So it's those born from, say, the late 70s to the early 90s that grew up without computers, but then embraced them early enough to really get it. I'm just remarking on how quickly that transformation took place, and how few people were around to really be a part of it.

-stormin

Re:teens love teens (1)

cavemanf16 (303184) | more than 7 years ago | (#16376855)

OK, that's a fair comment that there is this unique 10-20 yr group of people (GenX'ers and GenY'ers in popular media) that grep's the whole computer thing in a way that anyone else born before or after us doesn't. (I was born in 1976, btw) I guess I wasn't so much arguing that point as much as the thought that those who grow up with computers (post early 90's babies) will somehow have a very different experience than others. I am just viewing that paradigm as similar to previous technological advances in our society like flight or the automobile.

However, if part of your argument happens to be that our educational system in the U.S. blows chunks and could therefore contribute to a future generation knowing basically nothing about the actual operations of computers, then yes, I can agree with that. Which leads us to either welcome our future Chinese overlords, or to run around acting like idiots in our future oversized jail cell: the U.S.A. as the rest of the world passes us by. :-P

Re:teens love teens (1)

Bloke down the pub (861787) | more than 7 years ago | (#16365069)

My father (older generation) is pretty much incapable of learning FPS controls, or manipulating a space ship in 3d (ala Descent).
Oh man, he's practically soylent green already.

Re:teens love teens (1)

mackyrae (999347) | more than 7 years ago | (#16365469)

The creepy thing is that no matter how adept he is at playing video games and taking them for granted he still (at 14) can't really tell the difference between a computer and a monitor. What's life going to look like when these guys are running the show? Is our generation the only one that will really understand computer internals en masse?
Yes, unless we start training the kiddies. My boyfriend taught his 10-year old sister to mod (I assume he means video games, but he might mean computers), DOS, and emulation. He was surprised when I said I don't know DOS. Apparently he was running -just- DOS for 2 years. I say he keeps at it. Help her make a web site (he does web design) with HTML and CSS instead of a WYSIWYG. I never taught my younger siblings anything about computers. They're close to my age and relied on me to fix it. Now, I'm forcing them to learn it because I'm not there to fix their computers for them. I would like to teach my youngest cousins to use computers really well (rather than mediocrely).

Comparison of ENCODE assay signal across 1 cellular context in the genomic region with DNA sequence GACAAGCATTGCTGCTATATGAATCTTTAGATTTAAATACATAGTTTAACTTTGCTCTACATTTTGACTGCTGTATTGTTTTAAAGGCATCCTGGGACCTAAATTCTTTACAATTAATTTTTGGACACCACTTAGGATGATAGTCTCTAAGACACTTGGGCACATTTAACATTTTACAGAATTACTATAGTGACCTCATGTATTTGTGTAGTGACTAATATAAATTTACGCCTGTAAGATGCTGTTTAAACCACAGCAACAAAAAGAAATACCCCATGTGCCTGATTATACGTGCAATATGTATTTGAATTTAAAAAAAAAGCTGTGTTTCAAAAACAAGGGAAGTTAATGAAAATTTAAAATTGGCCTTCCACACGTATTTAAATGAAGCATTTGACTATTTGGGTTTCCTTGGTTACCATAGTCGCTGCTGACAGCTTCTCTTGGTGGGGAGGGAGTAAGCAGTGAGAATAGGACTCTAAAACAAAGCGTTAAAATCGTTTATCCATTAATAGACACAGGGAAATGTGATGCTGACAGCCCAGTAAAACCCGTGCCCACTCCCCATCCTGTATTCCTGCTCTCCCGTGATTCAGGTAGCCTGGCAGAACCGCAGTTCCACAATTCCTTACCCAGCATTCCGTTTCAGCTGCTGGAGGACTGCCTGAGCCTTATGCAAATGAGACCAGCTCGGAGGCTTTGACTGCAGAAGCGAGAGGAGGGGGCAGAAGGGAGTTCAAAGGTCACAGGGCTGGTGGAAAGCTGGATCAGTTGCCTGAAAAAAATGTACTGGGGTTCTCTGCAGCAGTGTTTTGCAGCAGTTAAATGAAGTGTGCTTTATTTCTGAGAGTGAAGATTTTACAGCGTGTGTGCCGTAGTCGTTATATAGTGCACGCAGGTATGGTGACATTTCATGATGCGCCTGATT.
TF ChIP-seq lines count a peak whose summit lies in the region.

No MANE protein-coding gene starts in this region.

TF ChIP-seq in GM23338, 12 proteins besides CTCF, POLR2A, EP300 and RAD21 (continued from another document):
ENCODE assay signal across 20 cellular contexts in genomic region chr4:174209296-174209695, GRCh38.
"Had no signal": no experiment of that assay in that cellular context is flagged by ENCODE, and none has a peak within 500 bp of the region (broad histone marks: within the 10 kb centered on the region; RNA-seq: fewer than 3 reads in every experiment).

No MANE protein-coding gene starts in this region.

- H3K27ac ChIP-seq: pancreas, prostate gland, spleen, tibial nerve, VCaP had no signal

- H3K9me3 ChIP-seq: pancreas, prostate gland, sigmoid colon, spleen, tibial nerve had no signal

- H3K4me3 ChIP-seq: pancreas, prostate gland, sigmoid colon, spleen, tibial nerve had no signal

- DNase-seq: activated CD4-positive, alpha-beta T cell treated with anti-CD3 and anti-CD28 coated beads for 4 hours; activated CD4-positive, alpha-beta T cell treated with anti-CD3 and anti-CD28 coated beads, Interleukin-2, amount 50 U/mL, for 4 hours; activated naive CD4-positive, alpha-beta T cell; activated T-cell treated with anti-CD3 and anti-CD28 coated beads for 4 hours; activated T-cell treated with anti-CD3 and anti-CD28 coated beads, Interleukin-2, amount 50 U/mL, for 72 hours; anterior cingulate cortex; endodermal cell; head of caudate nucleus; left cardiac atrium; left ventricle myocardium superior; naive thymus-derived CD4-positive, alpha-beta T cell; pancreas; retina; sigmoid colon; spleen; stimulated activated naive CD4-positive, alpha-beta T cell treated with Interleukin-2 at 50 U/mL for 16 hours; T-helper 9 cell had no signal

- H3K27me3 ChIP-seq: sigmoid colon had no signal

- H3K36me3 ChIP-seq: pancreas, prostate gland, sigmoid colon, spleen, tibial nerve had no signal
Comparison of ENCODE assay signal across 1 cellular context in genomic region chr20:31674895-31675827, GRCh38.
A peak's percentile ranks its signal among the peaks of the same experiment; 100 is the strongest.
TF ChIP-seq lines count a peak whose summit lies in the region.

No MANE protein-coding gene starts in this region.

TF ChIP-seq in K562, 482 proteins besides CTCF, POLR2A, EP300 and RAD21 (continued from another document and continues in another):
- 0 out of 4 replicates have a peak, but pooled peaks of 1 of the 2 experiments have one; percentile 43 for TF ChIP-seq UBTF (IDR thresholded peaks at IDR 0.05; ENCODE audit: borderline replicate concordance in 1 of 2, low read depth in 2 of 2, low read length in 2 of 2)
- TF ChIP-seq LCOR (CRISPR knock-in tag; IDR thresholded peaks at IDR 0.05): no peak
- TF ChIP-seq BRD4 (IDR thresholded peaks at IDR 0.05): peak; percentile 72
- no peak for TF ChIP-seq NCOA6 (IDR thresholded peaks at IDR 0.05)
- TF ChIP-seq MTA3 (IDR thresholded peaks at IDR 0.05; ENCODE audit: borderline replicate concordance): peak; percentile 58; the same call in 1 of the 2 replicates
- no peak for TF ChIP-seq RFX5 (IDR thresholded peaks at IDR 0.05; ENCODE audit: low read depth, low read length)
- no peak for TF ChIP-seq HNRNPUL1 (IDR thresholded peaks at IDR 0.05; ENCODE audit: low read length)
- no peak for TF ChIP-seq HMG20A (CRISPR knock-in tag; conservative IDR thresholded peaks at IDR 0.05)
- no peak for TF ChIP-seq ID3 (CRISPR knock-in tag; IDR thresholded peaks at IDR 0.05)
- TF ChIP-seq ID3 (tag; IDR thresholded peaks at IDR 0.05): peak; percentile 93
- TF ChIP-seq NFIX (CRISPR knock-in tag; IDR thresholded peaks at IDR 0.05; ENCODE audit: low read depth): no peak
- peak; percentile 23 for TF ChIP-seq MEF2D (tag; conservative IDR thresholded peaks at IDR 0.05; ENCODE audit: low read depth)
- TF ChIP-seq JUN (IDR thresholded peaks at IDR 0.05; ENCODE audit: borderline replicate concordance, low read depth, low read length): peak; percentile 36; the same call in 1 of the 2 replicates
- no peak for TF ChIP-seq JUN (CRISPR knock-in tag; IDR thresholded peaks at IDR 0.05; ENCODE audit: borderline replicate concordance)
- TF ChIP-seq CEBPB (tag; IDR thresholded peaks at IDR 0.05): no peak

Re:teens love teens (1)

theStorminMormon (883615) | more than 7 years ago | (#16365723)

Yes, unless we start training the kiddies.

Excellent point. I suppose when I have kiddies (first one arrives in about 8 weeks!) I'll take that route. Not right away, of course. First things first, and pooping is more important than gaming (not to mention walking and speaking).

The trouble is that I think there probably won't be enough techies out there teaching the kiddies the ancient and revered art of actually knowing what happens inside your computer. That's not how people in my generation learned computers. We learned because we wanted to play games and DOS required at least a little fiddling. And once you started fiddling, you started wanting to know more.

But every since WinXP gamers don't really need to know much at all to game. They just point and click and the game runs (or they buy a new computer if it doesn't). So there's no hook from gaming to learning. The result? A whole generation of WoW addicts who couldn't go 1 day without touching a keyboard, but who haven't the faintest idea what's happening inside those magic boxes.

I'm glad your boyfriend is mentoring his sister. I'm actually trying to teach my little brother what's up (my sisters are actually pretty competent, if not hackers) but it's not that easy when I don't see him that often.

And it's safe to say my kids will pick it up. Their father is a decent math major and their mother is an excellent math/comp sci dual major - but what about all those people out there who aren't hard core, but who know how to do basic trouble shooting and then go into other fields? Tons of people my age learned the basics of computing, then went into non-computing fields. Will they really be interested enough to teach their kids? I doubt it.

-stormin

Re:teens love teens (1)

mackyrae (999347) | more than 7 years ago | (#16367405)

I figure if I have kids, "puzzle time" will really be "helping mommy put in more ram" or something like that. Give them some old hardware that should really just be junked, and let them assemble it and disassemble it. I've always been into the "ooo how's that work...? *take apart, break, fix, put back together*" thing. I think kids like to do that kind of stuff too. Techies will be the only ones having 5-year-olds speaking sentences that are half-acronym and make no sense to other kids.